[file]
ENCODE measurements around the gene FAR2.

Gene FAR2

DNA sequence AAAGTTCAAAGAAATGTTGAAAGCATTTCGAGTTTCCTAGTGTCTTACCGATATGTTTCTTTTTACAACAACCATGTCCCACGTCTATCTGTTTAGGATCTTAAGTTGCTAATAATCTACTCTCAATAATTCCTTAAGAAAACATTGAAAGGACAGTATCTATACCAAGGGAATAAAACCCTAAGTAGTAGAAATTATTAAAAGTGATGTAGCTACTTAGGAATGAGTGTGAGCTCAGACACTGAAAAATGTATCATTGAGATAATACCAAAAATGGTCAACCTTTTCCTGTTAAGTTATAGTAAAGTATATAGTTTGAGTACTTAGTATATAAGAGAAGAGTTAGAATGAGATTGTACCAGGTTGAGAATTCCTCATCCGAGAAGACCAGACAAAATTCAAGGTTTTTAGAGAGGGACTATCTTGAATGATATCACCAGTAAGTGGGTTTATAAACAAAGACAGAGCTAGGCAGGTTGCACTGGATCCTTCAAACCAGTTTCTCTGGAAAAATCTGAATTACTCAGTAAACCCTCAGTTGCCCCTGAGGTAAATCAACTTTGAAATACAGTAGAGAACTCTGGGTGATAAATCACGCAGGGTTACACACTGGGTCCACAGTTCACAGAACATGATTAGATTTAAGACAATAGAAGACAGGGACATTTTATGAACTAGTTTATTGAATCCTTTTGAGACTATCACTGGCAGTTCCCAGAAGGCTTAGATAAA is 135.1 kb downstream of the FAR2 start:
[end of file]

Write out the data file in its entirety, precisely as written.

ENCODE measurements around the gene FAR2.

Gene FAR2

DNA sequence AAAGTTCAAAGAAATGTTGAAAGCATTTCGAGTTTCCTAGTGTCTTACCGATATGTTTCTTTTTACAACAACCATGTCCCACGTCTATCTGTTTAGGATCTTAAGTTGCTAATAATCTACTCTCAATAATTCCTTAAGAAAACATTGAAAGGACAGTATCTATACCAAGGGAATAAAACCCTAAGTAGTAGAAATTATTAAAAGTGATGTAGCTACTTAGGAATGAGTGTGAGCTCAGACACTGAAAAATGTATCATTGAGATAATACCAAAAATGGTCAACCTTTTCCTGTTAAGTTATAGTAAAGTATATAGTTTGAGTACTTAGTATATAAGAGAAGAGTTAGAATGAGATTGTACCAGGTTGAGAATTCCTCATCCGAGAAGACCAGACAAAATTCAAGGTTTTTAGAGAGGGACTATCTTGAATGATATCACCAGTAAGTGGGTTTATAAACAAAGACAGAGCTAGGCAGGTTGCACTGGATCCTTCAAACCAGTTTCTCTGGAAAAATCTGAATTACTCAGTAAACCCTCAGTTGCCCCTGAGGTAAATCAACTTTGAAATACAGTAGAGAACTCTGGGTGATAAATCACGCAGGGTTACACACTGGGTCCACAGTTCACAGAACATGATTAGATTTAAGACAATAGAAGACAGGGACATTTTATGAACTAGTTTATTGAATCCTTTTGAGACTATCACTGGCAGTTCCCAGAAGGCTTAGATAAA is 135.1 kb downstream of the FAR2 start: